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29 March 2018 Photo Pixabay
Be a law-abiding road-rule citizen these holidays
Follow the rules of the road to be safe.

Road crashes are a major cause of deaths globally, and particularly during the March-April holidays in South Africa. Therefore, abiding by the rules of the road serves to curb the high number of fatalities and is highly recommended. We urge all staff and students to take caution on the roads to ensure a safe return to the campuses next term.

According to Arrive Alive, some of the leading accident causes include drunk driving, failure to wear seatbelts, driver inexperience, driver fatigue, distracted driving and walking, as well as bravado. Be sure to avoid this at all cost.

Obeying the rules of the road saves lives. In 2016, Arrive Alive partnered with the UFS BSafe Campaign to educate students on becoming more responsible drivers, passengers, and pedestrians. For more road safety tips, visit the Arrive Alive website here.

Mawande Mateza, Human Movement Science student, has five simple tips on how to stay safe on the road these holidays – courtesy of Protection Services.

Check out the video below.

News Archive

Osaka University in Japan joins forces with UFS to discuss SA and Africa
2016-03-23

Description: Yani Karavasilev  Tags: Yani Karavasilev

Yani Karavasilev of Osaka University speaking about political stability and Foreign Direct Investment in the Southern African Development Community on day-2 of the joint conference between Osaka University and the University of the Free State.
Photo: Dr Marina da Silva

Recently, international delegates convened for the annual Osaka University-University of the Free State (UFS) Conference to discuss issues that affect Africa. This high-profile conference was hosted by the UFS Department of Political Studies and Governance from 22-23 February 2016. The event focused its attention on the state of South Africa (SA) as well as conflict resolution on the African continent.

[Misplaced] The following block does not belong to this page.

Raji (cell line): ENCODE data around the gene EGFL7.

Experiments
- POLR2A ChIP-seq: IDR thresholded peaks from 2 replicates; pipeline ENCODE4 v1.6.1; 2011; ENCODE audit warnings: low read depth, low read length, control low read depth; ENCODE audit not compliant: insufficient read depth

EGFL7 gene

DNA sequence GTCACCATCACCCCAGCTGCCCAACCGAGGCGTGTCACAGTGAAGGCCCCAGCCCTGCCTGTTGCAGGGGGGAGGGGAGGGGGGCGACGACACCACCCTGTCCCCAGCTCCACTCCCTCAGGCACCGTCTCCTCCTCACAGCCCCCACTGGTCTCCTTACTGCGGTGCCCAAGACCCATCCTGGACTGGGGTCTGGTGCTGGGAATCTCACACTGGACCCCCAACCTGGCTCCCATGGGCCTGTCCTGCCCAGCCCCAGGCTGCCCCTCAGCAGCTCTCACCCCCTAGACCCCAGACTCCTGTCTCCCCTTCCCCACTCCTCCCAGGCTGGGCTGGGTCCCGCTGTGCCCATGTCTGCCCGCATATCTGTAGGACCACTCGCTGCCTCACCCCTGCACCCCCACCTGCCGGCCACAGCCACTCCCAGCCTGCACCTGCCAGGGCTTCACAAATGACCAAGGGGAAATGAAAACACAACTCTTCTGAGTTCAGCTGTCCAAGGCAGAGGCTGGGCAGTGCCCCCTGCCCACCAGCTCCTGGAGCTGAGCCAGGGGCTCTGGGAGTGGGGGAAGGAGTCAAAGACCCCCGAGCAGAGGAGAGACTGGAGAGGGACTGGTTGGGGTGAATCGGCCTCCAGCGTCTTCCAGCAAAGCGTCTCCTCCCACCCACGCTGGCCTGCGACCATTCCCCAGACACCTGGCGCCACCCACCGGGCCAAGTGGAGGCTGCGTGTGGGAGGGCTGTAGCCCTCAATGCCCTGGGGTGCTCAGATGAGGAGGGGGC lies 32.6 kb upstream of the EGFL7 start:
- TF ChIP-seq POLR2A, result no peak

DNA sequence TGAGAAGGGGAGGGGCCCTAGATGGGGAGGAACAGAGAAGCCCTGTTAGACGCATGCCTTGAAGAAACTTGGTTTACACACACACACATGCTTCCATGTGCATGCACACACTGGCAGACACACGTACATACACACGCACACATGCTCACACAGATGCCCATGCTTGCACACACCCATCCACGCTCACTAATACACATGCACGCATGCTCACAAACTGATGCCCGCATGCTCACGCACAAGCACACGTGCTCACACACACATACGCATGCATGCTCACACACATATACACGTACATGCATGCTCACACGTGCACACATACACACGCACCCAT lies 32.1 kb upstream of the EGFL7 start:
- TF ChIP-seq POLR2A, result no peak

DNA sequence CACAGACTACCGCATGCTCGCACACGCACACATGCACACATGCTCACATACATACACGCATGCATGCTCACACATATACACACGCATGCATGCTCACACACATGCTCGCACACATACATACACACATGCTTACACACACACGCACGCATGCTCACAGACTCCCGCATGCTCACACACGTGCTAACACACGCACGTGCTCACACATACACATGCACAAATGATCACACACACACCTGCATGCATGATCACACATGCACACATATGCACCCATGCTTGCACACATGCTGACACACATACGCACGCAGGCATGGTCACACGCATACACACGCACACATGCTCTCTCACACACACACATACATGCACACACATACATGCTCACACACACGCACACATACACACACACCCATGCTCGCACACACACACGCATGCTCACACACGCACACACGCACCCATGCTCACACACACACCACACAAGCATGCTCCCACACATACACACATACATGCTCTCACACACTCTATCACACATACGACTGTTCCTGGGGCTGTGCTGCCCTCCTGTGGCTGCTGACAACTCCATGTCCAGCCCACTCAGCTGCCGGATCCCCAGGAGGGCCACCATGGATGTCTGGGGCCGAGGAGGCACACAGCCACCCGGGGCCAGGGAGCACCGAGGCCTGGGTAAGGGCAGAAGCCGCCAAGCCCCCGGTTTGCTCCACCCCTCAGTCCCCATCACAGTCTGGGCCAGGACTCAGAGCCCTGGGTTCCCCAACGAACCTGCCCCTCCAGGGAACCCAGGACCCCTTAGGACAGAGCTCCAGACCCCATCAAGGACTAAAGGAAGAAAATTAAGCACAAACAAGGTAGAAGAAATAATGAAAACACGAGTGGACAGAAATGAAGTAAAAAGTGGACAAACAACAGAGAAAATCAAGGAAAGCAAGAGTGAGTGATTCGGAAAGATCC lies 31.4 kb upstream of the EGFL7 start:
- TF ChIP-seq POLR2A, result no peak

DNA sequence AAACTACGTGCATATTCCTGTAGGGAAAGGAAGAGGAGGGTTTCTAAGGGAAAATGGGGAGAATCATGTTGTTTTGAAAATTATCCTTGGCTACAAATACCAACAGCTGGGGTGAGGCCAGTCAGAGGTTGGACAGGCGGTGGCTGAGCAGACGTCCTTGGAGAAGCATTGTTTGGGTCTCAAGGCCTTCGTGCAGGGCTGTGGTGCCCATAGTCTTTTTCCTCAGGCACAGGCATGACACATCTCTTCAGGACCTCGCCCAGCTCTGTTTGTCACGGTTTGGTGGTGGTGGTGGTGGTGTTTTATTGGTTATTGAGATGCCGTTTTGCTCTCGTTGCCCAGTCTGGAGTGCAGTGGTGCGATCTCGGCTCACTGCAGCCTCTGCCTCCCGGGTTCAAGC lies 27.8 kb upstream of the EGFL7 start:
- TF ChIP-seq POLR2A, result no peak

Topics of discussion

Scholars and policymakers proceed to map out the political, economic, social, and educational trajectory of SA and the African continent. Some of the topics of discussion included SA politics, democracy, economy, foreign policy, race, education, and peace. Delegates also looked at foreign direct investment in the Southern African development community and organisations such as the United Nations and the African Union.

Entangled in turmoil

At the conference, Prof Virgil Hawkins of the Osaka School of International Public Policy, (Osaka University) presented a paper entitled: The role of the local media in Burundi’s 2015 coup attempt. In his presentation, Prof Hawkins analysed the impact made by Radio Publique Africaine, Renaissance, Isanganiro, and Bonesharadio stations during the conflict. Had it not been for these private radio stations, the events leading to, during, and after the coup would not have received international coverage.

Prof Hawkins explained that prior to the coup, “key private radio representatives were called to Musaka military camp” by former intelligence chief, Major General Godefroid Niyombare. He informed them about the coup plot and urged them to report on it. The government in turn accused the independent media of colluding with the coup conspirators. As a result, the radio stations were attacked, coerced to go off-air, and subsequently destroyed. Despite overt efforts by the state to suppress the media’s freedom of expression, it did not succeed.

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